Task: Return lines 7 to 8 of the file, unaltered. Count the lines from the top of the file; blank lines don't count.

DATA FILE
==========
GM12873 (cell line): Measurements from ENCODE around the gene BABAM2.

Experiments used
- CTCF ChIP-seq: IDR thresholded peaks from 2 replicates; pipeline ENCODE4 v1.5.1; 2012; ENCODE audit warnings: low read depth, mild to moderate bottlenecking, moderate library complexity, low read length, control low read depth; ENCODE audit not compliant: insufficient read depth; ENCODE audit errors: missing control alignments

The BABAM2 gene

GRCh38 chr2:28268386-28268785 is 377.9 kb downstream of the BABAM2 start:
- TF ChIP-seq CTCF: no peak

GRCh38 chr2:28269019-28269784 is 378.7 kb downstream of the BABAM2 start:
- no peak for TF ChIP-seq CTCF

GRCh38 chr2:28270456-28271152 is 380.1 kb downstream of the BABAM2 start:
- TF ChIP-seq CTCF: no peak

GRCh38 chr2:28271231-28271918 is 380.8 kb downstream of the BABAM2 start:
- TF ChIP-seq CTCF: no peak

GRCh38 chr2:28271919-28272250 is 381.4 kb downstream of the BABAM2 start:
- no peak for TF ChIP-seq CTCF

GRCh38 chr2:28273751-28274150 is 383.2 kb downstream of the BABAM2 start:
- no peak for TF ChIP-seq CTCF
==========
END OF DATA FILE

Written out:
GRCh38 chr2:28269019-28269784 is 378.7 kb downstream of the BABAM2 start:
- no peak for TF ChIP-seq CTCF